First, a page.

Body safety has to do with teaching children about their bodies, private sexual body parts, and healthy boundaries to prevent them from falling vulnerable to child sexual abuse. Every parent’s comfort level talking about these topics varies based on so many factors- personal experiences, culture, family values, and fears to name a few. Conversations about body safety can feel overwhelming and awkward for some parents to navigate and it can even feel taboo to be talking openly about these things, but these conversations are so important. No matter how hard it feels to talk about this it is better to push through your discomfort and have the talk anyway. Prevention is the best approach. The more kids know the better they will be able to protect themselves or other children. Starting conversations about these topics lays the foundation for your child to feel comfortable talking to you and coming to you if something happens that makes them uncomfortable. Here are some tips about having these body safety talks and some resources to help.
Start early. Once kids start talking, you can teach them what private parts are. Some families use their own names for body parts. We recommend using the accurate medical terms when you are teaching kids about their bodies even if you have your own terms you use within the family also.
Make what IS okay clear. Explain that no one should ask to see their private parts or touch them there except for these circumstances:
- a parent for the purposes of washing them, seeing if they are hurt or sick, or putting on medicine
- a doctor for checking them and only with a parent or caregiver present in the room
- a person a parent has told the child can help with washing or medicine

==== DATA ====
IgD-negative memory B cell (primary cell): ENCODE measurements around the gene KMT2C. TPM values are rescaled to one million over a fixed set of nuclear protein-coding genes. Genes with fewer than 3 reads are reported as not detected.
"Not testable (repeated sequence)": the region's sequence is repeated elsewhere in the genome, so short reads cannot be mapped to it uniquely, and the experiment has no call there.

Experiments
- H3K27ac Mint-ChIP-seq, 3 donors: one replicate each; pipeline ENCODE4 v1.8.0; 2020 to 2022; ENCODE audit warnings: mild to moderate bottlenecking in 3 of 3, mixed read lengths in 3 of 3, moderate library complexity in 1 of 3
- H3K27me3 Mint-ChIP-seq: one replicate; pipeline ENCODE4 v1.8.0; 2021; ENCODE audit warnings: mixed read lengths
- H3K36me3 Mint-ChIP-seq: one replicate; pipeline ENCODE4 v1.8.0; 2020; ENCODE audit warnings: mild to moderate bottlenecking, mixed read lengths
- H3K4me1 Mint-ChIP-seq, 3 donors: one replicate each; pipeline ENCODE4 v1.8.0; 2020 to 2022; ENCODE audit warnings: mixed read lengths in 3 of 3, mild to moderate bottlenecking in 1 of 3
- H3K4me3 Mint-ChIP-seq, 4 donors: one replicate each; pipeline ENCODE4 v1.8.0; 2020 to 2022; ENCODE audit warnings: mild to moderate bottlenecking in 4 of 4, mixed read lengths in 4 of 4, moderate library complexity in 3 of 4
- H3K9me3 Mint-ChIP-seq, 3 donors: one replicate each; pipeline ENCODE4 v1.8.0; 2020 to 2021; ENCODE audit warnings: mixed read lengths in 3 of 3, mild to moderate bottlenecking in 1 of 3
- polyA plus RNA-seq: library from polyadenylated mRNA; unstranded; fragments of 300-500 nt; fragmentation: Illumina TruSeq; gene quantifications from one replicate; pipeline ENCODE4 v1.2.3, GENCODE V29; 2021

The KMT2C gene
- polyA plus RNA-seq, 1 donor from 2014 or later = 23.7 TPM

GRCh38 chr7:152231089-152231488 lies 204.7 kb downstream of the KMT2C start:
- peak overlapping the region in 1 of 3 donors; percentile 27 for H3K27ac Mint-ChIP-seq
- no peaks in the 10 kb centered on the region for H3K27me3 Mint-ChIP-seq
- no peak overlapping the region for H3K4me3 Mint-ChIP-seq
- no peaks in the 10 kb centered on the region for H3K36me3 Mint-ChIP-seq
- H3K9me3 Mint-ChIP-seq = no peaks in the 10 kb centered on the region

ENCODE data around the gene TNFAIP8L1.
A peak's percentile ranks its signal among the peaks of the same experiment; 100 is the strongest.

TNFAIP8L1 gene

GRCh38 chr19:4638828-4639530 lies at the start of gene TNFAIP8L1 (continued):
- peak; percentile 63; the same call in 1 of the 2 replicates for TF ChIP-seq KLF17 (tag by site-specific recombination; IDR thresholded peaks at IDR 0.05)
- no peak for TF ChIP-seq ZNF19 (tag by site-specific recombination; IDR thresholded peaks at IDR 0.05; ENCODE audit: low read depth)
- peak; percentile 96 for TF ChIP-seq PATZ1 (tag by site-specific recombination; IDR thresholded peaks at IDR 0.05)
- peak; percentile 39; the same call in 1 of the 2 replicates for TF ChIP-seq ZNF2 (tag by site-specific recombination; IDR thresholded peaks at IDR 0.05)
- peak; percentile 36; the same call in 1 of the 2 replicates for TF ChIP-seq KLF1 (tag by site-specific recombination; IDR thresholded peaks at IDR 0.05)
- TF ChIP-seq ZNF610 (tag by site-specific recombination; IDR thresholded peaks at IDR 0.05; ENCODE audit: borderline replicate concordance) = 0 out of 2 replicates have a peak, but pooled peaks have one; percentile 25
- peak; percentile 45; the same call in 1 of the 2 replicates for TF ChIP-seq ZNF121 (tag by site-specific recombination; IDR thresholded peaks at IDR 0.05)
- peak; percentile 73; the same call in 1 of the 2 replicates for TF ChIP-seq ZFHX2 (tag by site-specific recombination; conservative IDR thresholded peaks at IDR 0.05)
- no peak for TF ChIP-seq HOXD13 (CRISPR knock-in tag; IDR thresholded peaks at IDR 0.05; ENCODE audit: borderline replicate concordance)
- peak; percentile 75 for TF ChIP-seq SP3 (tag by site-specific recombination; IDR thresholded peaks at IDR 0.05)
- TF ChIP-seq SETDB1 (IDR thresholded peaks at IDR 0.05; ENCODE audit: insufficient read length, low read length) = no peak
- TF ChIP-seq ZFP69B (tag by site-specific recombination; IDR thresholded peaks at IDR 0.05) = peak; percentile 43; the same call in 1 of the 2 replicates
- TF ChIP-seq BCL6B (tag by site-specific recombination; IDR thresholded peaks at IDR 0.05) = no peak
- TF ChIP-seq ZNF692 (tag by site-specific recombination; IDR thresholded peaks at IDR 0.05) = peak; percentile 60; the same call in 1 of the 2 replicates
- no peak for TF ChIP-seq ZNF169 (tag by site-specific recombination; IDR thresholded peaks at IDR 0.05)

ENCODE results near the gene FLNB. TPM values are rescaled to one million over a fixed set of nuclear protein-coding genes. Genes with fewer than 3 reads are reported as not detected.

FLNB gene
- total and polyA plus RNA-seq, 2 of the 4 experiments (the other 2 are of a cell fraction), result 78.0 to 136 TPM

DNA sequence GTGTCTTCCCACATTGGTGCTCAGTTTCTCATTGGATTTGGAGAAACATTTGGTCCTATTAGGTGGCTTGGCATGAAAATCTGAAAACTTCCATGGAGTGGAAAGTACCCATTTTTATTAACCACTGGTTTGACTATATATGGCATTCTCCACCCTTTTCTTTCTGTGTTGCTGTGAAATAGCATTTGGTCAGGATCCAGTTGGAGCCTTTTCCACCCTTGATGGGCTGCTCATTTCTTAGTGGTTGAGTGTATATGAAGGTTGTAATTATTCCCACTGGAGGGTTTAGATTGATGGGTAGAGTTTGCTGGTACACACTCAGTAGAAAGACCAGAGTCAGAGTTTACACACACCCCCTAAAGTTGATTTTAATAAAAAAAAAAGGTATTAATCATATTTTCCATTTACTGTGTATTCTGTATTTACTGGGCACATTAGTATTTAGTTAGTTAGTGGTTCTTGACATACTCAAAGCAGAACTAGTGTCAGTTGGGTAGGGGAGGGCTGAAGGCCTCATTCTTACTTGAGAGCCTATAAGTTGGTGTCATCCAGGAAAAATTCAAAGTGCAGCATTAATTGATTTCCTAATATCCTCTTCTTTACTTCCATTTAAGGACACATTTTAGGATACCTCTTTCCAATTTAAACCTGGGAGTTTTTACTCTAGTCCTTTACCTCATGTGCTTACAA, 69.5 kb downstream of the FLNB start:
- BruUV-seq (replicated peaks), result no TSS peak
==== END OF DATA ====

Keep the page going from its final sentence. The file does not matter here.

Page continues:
Make what is NOT okay clear. Make it clear that outside of the above circumstances no one should be touching or inspecting their private parts. Also make it clear that no one should ask them to touch another person’s private parts.
Encourage communication. Tell your kids to come talk to you right away if they ever get a touch that they feel confused about or don’t like. This could be anything, even a tickle or a hug. If a child doesn’t like it, then try to respect that. Children who are allowed to say no to any kind of touches they don’t like are more likely to say no if someone tries to cross a boundary and are more likely to tell you about it too!
Practice safe and healthy touches. You can practice asking for hugs and kisses and waiting to be given permission before giving them. This shows kids that they are able to make a choice and give an answer before their body gets touched. Another way to do this is call unsafe touches red flag touches and safe touches green flag touches and practice labeling different kinds of touch as red or green (this comes from “Red Flag Green Flag People: A Personal Safety Program for Children” which is no longer in print.)
Stranger danger no more. When you do the safety talk make sure you do not overemphasize staying away from strangers. It is fine to teach this message, but do not stop there. Most child sexual abuse is committed by someone the child knows. Tell your child that no one, even a family member, is allowed to touch their private parts.
Teach power words and asking for help. Teach your children to say “no,” “stop it,” “help,” or “go away” loudly if someone tries to touch their private parts or touches them in a way they don’t like. Have them practice yelling it out loud.
Sometimes telling once is not enough. Tell your children to find a trusted grown up right away to tell about any confusing touches they receive or see. Tell your children to keep telling until someone believes them and helps them.
“Uncle Willy’s Tickles: A Child’s Right to Say No” by Marcie Aboff
- “Some Parts are Not for Sharing” by Julie K. Federico
- “The Right Touch: A Read-Aloud Story to Help Prevent Child Sexual Abuse” by Sandy Kleven
- “My Body Belongs to Me” at http://www.youtube.com/watch?v=a-5mdt9YN6I